I will begin, to the best of my ability, with the pre-philosophical attitude. In this I am surely doomed to fail. The pre-philosophical attitude is that stance in which there has not yet been a split between appearance and reality. The way things appear is the way they are. There is not yet any sense that in reality things might be different than they appear and for this reason there is not yet any call for philosophical reflection. I am trying to begin as Plato’s prisoner in the cave staring at the wall where what you see is what you get and there is not yet any reason to question what I see. In the pre-philosophical attitude the earth is stationary, I know what it is that I think, the sun and moon rise and set, etc. Everything is as it appears. I begin in the pre-philosophical attitude to begin thinking once again about things and objects. I am not suggesting that the pre-philosophical attitude should be the authority that decides what things are.

Nothing could be more evident than that we are surrounded by things of all kinds. Some of these things are inanimate and natural such as rocks. Other things are inanimate and technological or carry the imprint of human work such as the table at which I am now writing. Yet others are living like my dog sitting next to me or my wife sitting across from me or the bird flying in the sky. As I write the last sentence I involuntarily cringe. To call my wife, dog, and the bird flying in the sky things seems to denigrate them. It seems offensive.

Already I have learned two things: First, I have learned that things or objects belong to different kinds. There are inanimate things, technological things, and living beings. To this list we should add art things such as the painting that hangs on my wall. They are all things, but they differ– perhaps –significantly from one another. I will have to inquire into what those differences are and what distinguishes them at some point. But I will have to start by some time asking myself what makes a thing a thing in general or what is common to all these things as things.

Second, I have learned that things have different degrees of value. If I wince in counting my wife and dog as things, then this is because calling them thus suggests that they are of equal value to rocks when that certainly not the case. They differ in value and dignity than the mere rock. Even placing my wife and dog in the same category fills me with a sense of unease, for while my love for our dog is immense and I would risk or lay down my life for my dog without even thinking about it (e.g., if we were on a lifeboat I would share our limited food with our dog), nonetheless there is something unsettling in putting my wife and a person in the same category with dogs and birds. This worth is not of an economic or monetary kind. It is not a price. Rather it is an esteem or dignity. Perhaps later we will have to explore whether this shouldn’t be questioned.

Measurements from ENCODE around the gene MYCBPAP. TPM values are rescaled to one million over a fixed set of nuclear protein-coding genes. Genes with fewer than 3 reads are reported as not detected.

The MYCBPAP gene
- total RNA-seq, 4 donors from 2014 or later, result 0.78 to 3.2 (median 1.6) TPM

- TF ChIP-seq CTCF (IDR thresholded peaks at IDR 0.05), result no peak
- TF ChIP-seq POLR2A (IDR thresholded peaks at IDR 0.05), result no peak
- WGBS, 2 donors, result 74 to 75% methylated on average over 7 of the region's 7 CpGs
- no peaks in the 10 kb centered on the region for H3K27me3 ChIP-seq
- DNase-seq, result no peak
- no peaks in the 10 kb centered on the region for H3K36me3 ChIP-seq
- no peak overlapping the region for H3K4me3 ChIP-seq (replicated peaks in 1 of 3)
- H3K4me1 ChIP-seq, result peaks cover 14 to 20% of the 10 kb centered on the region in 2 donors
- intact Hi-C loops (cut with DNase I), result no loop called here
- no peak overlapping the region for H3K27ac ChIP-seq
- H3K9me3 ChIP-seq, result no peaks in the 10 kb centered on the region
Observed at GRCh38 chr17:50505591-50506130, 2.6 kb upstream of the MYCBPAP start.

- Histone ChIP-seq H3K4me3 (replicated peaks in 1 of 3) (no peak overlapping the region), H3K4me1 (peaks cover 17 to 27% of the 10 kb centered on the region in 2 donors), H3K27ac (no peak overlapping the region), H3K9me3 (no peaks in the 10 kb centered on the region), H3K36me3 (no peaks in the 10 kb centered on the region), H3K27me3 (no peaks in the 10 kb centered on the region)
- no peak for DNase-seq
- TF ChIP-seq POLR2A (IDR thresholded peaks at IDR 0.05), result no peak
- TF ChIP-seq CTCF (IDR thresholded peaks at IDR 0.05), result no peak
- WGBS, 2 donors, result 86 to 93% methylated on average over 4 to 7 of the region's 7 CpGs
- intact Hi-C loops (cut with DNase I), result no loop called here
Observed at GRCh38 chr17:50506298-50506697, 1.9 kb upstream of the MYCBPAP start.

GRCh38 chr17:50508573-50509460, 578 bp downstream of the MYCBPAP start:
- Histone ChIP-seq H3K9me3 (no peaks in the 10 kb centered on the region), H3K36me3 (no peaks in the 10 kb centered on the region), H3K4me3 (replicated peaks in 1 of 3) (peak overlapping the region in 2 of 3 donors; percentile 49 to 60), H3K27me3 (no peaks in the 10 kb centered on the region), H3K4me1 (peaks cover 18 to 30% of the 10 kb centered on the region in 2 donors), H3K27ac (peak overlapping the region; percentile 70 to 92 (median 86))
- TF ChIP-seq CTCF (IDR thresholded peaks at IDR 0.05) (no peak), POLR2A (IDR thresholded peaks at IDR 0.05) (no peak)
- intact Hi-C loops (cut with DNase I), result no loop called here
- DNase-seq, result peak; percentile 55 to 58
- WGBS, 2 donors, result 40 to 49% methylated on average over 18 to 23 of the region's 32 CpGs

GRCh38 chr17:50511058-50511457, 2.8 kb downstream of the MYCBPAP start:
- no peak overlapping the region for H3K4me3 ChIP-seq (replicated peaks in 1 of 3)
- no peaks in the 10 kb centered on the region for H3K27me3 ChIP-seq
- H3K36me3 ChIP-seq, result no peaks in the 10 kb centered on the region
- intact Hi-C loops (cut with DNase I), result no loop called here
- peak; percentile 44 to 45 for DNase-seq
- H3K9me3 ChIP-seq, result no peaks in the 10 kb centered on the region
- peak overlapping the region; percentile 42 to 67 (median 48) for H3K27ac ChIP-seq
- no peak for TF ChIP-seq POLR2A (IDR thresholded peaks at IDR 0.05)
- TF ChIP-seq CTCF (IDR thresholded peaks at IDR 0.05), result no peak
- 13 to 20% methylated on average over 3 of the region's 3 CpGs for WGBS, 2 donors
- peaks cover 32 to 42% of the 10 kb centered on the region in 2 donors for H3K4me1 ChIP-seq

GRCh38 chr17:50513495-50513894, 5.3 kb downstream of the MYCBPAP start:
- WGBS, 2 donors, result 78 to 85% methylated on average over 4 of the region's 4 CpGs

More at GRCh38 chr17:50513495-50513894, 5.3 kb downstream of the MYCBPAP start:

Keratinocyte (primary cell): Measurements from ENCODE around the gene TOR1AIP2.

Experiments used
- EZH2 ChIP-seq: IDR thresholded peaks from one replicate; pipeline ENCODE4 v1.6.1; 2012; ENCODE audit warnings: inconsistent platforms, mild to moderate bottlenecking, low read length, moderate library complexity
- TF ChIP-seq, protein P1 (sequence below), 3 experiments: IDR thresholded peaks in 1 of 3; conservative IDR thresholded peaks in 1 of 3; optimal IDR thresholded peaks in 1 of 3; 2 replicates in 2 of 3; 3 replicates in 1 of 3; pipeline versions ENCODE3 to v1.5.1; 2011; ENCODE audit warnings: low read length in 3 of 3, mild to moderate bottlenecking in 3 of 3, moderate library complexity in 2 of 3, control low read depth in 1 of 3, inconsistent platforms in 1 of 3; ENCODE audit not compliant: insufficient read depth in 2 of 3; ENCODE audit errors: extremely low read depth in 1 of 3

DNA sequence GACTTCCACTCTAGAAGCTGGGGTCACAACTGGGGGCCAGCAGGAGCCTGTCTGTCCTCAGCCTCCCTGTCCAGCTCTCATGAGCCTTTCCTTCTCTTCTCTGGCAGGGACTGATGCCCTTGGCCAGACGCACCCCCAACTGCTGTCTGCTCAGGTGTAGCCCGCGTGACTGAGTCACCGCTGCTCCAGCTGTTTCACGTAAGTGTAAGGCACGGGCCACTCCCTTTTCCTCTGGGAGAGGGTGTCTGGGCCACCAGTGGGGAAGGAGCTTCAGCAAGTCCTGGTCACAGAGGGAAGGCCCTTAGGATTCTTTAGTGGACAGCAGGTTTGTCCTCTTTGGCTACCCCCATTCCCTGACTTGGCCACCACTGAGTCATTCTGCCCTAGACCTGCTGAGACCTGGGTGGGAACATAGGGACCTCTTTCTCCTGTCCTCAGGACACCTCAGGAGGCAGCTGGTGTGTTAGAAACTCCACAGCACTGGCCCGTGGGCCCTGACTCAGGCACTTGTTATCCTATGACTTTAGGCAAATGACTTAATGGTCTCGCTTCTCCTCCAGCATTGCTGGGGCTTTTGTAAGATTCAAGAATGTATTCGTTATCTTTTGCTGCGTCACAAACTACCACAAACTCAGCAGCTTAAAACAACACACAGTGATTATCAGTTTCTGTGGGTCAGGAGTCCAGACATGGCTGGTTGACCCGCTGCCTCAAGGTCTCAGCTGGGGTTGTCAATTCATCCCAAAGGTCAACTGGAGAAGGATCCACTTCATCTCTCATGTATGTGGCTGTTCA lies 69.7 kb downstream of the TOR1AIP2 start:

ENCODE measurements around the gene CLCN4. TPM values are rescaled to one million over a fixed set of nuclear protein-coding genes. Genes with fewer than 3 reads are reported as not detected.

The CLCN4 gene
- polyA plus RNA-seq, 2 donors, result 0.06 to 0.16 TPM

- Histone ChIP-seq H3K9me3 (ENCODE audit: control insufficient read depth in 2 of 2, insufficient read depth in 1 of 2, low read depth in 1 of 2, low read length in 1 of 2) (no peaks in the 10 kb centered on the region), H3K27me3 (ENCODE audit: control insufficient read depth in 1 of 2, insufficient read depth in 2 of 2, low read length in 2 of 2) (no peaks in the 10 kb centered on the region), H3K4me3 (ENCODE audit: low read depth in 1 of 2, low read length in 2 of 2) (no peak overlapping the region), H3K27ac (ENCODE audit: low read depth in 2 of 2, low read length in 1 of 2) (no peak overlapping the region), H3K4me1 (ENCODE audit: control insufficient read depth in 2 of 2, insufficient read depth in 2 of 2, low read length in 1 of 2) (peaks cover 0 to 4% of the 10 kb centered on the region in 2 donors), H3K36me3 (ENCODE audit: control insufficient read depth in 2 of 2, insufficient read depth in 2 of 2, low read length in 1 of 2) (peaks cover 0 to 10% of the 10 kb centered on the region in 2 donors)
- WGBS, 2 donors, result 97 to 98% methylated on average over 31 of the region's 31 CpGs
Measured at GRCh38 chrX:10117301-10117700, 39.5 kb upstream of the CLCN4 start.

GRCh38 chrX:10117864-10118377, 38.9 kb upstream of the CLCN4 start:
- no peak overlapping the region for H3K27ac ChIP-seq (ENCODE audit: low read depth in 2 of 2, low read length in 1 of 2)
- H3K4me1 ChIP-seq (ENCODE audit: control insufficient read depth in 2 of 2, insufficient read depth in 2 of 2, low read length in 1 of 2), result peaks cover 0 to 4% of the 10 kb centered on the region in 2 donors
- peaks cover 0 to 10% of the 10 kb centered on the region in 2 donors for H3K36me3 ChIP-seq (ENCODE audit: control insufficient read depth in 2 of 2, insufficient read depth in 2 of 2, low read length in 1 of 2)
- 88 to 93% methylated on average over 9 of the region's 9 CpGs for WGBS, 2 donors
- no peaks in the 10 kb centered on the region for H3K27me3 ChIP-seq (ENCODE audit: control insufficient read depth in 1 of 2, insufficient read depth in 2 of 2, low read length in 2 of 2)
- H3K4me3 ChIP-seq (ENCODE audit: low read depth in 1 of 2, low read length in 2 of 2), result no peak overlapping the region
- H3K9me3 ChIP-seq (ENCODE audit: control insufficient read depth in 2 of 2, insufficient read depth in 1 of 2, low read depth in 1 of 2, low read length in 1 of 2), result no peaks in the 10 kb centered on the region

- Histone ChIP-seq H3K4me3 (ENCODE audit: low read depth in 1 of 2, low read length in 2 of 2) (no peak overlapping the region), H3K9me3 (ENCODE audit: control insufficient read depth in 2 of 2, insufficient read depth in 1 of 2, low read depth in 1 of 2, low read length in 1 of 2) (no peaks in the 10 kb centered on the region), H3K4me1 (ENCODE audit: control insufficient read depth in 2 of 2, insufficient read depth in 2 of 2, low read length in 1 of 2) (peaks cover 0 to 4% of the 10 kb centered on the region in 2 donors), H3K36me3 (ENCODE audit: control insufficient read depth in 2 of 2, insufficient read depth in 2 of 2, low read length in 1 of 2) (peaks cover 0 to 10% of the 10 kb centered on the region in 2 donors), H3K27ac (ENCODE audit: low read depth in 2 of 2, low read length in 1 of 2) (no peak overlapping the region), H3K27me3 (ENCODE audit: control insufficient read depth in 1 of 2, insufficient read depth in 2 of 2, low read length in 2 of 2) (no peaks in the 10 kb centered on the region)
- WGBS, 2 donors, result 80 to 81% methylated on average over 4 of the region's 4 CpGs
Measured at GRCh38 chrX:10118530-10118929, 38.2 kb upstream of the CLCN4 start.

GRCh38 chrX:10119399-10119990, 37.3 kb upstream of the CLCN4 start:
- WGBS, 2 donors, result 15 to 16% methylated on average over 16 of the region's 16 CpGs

For the moment, though, I have learned that I must inquire into value and how we rank things in terms of dignity and worth. It is as plain as day to me that some things are filled with an aura of dignity and worth, yet what is this strange phenomenon of value that shines forth from some things? What is this esteem and from whence does it come? In the pre-philosophical attitude it seems self-evident that the redwood forests, the beautiful animal, the rock formations of Goblin National Park, the person, the work of art shine with dignity and that it is sacrilegious to destroy or harm them. I grasp it immediately in these things just as I see things immediately and experience a sort of animal faith that they are really there and not just illusions. Yet this worth, this value, this dignity is not a feature of things like their color, texture, and heft that I can point to. Yet it’s there. How is this to be thought?

I now glance up at the sky as a cloud passes. Is that cloud a thing or object I wonder? Somehow the cloud seems less an object than a cat, table, rock, or person. It somehow seems wrong to call the cloud an object, but surely it is something? And what of the crowd I saw yesterday milling about campus? Is it an object or is it just a group of persons? In other words– now a third thing, this time a question –where do we draw the line between objects and, for lack of a better word, non-objects? We seem to rank some things as more things than other things. Why? And should we? I will leave off here, hoping that questions will begin to percolate marking the transition from the pre-philosophical attitude to a philosophical attitude where how things appear no longer indicates that it is so evident as to how they are.